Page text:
William Russell (1653 - 1733) MP

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Birthdate:
Birthplace: England
Death: Died in Town of Salem, Essex County, Province of Massachusetts
Managed by: Lance Bertola
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William Russell's Timeline

1653
1653
England
1676
August 12, 1676
Age 23
(Present Massachusetts), (Present USA)

With the execution of "King Phillip of the Wampanoag" (also known as Chief Metacomet or Pometacom), the bloody King Phillip's War comes to an end. The war had taken the lives of 3,000 warriors and 600 colonists (this amounted to 15 percent of the native population and 1.5 percent of the English population), and involved at least half of the 90 existing English settlements.

The war had been the result of growing tensions over land - having run out of trade goods, the Wampanoag began trading land for tools and weapons. The first casualty of the war was John Sassamon, "The Praying Indian," an early Harvard College graduate who had betrayed King Phillip's plans to carry out a massive surprise attack on several English settlements; he was found under the ice of Assawompet Pond in January 1675. His warning to Plymouth Colony, before his death, was not taken seriously, but after one of three Pokanoket tribesmen confesses on the gallows to King Phillip's involvement in Sassamon's death, the Puritans prepare for war with the Wampanoag.

The timeline of the war:

1675, June 8: Execution of the accused murderers of John Sassamon.
June 20-25: Pokanoket attack and destroy Swansea in Plymouth Colony.
June 28: Combined Massachusetts Bay and Plymouth military expedition march against the Wampanoag town at present Bristol, Rhode Island.
July 8: Wampanoag attacks at Middleborough and Dartmouth.
July 14: Wampanoag attack at Mendon.
August 2: Wampanoag attack at Brookfield.
August 9: Wampanoag attack at Lancaster.
September 9: After a week of Wampanoag attacks on Deerfield, Hadley, and Northfield, the New England Confederation declares war on the tribe. An expedition is sent to collect crops from the fields before winter.
September 18: Wampanoag ambush the Puritan expedition at the Battle of Bloody Brook, near Hadley, routing the English.
October 5, Wampanoag attack Springfield.
October 16, Wampanoag attack Hatfield.
November 2, Plymouth Colony sends militia against the Narragansett, who had sheltered many Wampanoag women and children.
December 16, the Plymouth expedition finds the Narragansett fortress at present South Kingstown, starting the Great Swamp Fight, which burns most of the tribe's winter stores.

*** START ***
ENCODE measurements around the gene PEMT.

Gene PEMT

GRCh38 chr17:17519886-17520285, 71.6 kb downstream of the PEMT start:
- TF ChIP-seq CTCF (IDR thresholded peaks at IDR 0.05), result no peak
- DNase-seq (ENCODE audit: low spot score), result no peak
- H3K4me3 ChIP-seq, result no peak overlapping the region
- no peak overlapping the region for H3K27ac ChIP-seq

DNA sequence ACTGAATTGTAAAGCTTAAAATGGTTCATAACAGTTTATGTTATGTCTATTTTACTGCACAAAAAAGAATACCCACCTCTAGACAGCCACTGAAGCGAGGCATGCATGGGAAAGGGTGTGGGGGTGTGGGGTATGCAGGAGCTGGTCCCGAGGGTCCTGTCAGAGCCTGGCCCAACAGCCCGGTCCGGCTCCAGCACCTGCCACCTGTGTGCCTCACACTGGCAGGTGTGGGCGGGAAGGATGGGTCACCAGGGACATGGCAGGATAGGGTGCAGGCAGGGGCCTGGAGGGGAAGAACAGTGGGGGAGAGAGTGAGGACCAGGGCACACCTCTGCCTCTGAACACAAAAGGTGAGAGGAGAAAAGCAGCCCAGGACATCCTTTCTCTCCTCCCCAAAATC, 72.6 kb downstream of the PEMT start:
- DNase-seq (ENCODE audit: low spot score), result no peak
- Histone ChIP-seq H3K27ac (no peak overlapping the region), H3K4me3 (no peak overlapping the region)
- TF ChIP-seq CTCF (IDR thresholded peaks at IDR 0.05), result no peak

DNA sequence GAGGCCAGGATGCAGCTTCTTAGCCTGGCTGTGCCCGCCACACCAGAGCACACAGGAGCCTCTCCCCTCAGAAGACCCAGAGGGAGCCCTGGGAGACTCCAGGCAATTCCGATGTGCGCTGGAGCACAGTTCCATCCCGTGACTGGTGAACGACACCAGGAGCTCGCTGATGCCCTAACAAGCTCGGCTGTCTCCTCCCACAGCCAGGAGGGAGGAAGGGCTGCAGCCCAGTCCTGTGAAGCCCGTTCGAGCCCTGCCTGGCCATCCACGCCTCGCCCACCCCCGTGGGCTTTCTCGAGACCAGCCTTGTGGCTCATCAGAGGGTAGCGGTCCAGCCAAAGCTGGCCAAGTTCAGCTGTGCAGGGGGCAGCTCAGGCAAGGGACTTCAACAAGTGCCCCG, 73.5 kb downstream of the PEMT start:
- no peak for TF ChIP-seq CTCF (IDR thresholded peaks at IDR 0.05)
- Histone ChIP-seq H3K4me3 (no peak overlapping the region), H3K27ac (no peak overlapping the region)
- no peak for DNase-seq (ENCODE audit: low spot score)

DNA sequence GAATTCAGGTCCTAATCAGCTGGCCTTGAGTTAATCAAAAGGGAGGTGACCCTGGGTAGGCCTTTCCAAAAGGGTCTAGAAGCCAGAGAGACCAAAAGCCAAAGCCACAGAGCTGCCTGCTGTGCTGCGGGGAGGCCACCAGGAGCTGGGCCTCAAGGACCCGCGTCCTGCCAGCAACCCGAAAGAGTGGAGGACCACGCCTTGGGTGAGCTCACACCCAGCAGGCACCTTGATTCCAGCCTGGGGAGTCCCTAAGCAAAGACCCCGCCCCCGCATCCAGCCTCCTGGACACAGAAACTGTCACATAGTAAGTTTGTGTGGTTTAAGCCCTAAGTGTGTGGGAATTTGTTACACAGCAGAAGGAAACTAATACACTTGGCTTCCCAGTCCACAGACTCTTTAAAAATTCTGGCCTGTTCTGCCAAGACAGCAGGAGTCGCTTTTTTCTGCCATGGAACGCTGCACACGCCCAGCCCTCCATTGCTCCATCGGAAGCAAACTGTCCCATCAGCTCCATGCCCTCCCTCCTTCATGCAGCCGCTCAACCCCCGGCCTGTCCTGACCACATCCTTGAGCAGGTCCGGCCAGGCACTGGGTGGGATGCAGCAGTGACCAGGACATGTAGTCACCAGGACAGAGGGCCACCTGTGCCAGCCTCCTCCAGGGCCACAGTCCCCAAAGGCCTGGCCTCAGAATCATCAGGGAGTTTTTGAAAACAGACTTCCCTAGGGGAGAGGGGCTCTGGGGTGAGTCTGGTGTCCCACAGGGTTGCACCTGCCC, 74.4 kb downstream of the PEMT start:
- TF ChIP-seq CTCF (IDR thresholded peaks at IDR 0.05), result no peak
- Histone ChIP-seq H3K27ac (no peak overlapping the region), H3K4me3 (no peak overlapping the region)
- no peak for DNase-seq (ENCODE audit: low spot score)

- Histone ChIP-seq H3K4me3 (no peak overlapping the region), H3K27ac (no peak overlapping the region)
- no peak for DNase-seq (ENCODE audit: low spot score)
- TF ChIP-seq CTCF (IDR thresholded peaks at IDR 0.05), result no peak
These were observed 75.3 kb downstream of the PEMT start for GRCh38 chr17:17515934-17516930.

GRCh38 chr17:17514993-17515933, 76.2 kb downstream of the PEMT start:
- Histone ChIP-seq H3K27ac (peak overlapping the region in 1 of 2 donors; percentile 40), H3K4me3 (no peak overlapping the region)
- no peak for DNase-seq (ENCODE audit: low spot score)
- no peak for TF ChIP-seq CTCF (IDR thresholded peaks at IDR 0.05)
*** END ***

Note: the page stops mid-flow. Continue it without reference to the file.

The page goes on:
1675/76 January: King Phillip attempts to ally with the Mohawk, but being traditional enemies with the Wampanoag, instead carry out raids on undefended isolated Wampanoag and Narragansett communities. The French in Quebec likewise refuse to side with King Phillip.
March 12, after a winter of more than 20 Wampanoag attacks, a combined Narragansett and Wampanoag assault is carried out against Plymouth Plantation. Several other settlements are attacked in a follow-up to this greatest advance by the tribes on the English.
March 29, the abandoned Rhode Island capital of Providence is burned to the ground, as is a portion of Springfield while its militia was chasing away a second war party.
April, Chief Canonchet of the Narragansett is killed in battle.
May 18, William Turner attacks the fishing camp at present Turner Falls, but is killed while withdrawing from the attack.
June 12, the Wampanoag are defeated at Hadley. Later, a large war party is routed at Marlborough.
July, massive Wampanoag desertions and surrenders occur. King Phillip flees to Assowamset Swamp below Providence. Colonists form raiding parties to hunt for him. A party of native scouts led by Captain Benjamin Church and Captain Josiah Standish find the Wampanoag chief, and tribesman John Alderman shoots him dead.
August 12, the body of King Phillips is beheaded, then drawn and quartered. The head is kept on display at Plymouth Colony for the next 20 years.

As a result of the war, many farmers in Massachusetts Bay Colony suffered economic losses, perhaps discouraging further development of remote settlements for a few years. The timing of the war may have had an effect on the timing of the Nurse family's decision to purchase their homestead in Salem Village. Edmund Andros, Governor of New York and head of the New England Confederation, concluded a peace treaty with the surviving tribes on April 12, 1678, eight months later (he would be knighted during the trip to England that followed this event).

Source: http://en.wikipedia.org/wiki/King_Philip's_War

1678
October 25, 1678
Age 25
Town of Salem, Essex County, Massachusetts Bay Colony

William Russell married youngest daughter Elizabeth Nurse in the First Church of the Town of Salem. Apparently she married at quite a young age.

1680
October 22, 1680
Age 27
Town of Salem, Essex County, Massachusetts Bay Colony
1682
1682
Age 29
Salem, Essex County, Massachusetts Bay Colony
1686
1686
Age 33
Salem, Essex County, Dominion of New England (Present Massachusetts)
1688
March 7, 1688
Age 35
Reading, Middlesex County, Dominion of New England (Present Massachusetts)
1733
1733
Age 80
Town of Salem, Essex County, Province of Massachusetts
1949
December 3, 1949
Age 80
1951
April 21, 1951
Age 80